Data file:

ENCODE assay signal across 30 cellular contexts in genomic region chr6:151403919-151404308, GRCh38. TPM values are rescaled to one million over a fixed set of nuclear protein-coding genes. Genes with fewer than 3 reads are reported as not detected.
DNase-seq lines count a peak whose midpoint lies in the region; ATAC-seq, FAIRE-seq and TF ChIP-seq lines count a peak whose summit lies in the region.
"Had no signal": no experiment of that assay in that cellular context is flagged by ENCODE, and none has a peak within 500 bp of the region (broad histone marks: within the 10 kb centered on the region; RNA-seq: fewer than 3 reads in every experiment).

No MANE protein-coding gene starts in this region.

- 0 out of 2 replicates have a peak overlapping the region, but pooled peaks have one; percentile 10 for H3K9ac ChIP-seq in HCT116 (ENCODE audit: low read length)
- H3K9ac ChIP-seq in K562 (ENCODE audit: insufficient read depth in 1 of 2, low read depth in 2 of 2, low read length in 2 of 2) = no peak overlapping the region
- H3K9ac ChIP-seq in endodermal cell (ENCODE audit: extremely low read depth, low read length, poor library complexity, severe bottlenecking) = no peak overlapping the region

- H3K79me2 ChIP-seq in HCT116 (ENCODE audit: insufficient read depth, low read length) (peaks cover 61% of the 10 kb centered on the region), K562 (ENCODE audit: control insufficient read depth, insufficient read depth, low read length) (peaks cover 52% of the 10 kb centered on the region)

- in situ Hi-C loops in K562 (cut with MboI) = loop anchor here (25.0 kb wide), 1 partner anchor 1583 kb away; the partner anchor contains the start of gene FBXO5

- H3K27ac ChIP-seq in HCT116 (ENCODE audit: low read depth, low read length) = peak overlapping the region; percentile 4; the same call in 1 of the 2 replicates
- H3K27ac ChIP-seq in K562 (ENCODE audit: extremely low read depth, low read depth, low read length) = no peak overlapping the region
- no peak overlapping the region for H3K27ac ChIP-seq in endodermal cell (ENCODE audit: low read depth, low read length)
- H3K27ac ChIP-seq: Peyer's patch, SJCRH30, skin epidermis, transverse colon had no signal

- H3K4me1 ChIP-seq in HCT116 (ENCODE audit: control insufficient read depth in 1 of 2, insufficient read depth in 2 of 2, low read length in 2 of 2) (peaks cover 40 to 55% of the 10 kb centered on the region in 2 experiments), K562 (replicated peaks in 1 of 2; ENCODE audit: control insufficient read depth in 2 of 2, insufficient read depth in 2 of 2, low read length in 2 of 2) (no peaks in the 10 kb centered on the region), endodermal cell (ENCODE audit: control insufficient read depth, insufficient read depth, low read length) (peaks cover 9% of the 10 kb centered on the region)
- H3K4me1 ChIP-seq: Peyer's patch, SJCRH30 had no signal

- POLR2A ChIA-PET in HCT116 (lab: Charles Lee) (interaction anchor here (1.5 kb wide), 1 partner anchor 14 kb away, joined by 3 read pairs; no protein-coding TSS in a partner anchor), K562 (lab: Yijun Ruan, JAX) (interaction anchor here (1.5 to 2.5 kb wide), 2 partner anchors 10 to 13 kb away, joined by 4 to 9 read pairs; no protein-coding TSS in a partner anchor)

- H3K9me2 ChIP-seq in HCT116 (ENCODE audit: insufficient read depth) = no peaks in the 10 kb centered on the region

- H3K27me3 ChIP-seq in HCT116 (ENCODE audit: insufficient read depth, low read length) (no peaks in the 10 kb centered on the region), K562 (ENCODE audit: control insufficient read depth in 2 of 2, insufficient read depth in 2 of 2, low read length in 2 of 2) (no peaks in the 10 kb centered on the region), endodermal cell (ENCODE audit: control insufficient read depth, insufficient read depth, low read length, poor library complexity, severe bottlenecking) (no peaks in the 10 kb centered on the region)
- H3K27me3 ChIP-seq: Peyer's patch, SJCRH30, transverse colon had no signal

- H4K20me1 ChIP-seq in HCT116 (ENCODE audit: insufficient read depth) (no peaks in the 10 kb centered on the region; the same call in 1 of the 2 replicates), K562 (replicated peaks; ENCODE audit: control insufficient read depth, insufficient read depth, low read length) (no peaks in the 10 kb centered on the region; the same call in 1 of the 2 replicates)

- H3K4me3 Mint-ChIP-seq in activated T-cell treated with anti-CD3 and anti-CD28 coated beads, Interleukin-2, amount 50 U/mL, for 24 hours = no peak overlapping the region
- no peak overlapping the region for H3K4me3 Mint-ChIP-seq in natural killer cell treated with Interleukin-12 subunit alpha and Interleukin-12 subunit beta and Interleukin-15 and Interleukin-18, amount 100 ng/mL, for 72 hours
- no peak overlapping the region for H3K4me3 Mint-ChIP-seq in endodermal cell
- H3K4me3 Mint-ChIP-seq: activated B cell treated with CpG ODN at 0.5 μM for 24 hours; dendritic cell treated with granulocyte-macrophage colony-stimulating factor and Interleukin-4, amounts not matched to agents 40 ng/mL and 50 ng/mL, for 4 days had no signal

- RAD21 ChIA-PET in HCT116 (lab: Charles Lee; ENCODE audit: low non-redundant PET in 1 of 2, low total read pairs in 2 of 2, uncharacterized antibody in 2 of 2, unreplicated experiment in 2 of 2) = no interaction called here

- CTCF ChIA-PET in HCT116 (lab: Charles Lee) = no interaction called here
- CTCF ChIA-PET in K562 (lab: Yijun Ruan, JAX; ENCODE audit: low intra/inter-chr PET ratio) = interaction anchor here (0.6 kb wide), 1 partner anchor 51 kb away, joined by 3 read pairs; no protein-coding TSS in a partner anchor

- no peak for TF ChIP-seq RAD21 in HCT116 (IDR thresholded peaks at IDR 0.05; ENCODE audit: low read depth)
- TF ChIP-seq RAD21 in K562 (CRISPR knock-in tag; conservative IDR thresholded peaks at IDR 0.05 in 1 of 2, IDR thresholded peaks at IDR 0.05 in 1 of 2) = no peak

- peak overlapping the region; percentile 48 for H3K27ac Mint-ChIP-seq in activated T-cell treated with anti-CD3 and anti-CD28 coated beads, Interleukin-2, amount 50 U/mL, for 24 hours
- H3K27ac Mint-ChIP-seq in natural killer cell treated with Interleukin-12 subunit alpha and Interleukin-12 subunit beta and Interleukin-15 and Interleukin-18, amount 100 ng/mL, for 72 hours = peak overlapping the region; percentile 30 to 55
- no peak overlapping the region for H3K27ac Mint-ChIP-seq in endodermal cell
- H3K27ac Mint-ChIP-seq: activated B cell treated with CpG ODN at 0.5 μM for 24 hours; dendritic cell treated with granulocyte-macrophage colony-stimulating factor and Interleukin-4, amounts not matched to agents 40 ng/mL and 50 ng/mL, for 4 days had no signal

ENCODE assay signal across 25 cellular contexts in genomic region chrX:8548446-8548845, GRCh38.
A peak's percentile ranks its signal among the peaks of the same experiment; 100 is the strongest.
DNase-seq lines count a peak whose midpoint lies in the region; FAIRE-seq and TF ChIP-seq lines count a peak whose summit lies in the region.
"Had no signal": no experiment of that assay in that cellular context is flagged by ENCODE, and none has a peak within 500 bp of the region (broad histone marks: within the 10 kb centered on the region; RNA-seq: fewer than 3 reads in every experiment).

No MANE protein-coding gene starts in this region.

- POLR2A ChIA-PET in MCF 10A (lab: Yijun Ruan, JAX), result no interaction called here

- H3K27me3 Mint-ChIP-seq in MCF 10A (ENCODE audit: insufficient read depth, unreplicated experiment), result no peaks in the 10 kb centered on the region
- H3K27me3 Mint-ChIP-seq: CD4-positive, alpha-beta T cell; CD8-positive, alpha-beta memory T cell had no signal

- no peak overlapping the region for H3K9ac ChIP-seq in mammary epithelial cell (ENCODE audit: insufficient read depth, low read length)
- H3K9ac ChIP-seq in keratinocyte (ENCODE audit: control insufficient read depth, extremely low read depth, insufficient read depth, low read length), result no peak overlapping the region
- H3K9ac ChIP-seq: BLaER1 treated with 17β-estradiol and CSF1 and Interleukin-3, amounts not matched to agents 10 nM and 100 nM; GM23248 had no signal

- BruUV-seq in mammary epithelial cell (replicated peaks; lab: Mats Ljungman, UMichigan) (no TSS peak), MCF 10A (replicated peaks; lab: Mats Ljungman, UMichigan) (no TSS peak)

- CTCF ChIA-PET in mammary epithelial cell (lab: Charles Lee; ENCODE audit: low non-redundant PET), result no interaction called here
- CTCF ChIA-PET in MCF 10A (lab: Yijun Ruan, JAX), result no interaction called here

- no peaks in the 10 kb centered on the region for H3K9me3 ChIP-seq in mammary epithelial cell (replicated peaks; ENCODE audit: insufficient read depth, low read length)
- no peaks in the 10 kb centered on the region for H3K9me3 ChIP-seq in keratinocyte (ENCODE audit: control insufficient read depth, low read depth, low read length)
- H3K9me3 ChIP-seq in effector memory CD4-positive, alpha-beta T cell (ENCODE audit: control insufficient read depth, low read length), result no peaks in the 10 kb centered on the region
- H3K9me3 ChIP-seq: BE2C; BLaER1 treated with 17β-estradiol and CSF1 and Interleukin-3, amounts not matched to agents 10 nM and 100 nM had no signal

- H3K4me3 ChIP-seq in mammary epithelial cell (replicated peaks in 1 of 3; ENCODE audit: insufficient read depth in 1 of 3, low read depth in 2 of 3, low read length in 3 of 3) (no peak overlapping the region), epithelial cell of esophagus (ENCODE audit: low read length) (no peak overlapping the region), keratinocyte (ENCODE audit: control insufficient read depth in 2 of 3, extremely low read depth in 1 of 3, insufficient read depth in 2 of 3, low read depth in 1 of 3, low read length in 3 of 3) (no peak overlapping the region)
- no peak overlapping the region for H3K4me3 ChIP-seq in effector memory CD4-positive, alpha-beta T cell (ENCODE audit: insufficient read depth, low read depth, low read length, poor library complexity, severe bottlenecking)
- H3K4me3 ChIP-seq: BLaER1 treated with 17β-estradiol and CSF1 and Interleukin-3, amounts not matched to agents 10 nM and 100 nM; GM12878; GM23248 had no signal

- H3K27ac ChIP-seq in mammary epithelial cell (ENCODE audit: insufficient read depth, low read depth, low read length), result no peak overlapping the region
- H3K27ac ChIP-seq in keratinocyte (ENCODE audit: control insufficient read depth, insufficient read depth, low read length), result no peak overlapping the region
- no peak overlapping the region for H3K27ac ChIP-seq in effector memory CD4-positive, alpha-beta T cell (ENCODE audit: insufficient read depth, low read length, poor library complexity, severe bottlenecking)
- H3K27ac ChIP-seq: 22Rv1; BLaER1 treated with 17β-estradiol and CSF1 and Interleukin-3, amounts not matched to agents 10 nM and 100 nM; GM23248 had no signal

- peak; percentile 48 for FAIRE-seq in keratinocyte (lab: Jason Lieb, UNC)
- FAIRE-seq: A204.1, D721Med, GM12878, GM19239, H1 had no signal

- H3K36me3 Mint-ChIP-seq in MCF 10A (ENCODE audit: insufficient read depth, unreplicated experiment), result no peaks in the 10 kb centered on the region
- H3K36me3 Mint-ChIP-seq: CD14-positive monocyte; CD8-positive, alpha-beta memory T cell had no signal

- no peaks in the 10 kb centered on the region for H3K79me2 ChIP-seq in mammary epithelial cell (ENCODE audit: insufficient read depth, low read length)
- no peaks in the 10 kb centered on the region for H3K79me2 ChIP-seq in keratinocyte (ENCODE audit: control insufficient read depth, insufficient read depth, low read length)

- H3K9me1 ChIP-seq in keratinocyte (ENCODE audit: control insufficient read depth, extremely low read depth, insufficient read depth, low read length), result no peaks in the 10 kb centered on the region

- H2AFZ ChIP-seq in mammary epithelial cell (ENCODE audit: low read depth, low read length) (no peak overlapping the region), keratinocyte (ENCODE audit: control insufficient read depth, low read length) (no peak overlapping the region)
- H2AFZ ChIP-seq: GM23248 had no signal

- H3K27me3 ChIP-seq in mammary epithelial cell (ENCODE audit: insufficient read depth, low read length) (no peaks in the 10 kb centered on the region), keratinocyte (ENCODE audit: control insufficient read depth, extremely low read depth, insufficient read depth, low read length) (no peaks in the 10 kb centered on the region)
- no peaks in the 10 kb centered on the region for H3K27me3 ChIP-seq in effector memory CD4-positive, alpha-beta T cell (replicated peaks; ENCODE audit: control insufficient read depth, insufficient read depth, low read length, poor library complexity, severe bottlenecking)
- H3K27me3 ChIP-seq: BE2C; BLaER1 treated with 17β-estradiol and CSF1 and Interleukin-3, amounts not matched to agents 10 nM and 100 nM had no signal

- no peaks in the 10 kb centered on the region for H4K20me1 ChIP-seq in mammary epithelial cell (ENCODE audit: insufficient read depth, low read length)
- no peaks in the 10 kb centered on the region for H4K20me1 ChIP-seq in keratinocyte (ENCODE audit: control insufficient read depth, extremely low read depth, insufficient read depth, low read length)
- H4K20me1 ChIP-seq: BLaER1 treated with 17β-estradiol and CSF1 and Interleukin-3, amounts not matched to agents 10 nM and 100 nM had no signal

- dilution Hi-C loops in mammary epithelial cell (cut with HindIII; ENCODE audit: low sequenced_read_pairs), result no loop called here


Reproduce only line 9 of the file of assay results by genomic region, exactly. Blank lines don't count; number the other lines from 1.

- in situ Hi-C loops in K562 (cut with MboI) = loop anchor here (25.0 kb wide), 1 partner anchor 1583 kb away; the partner anchor contains the start of gene FBXO5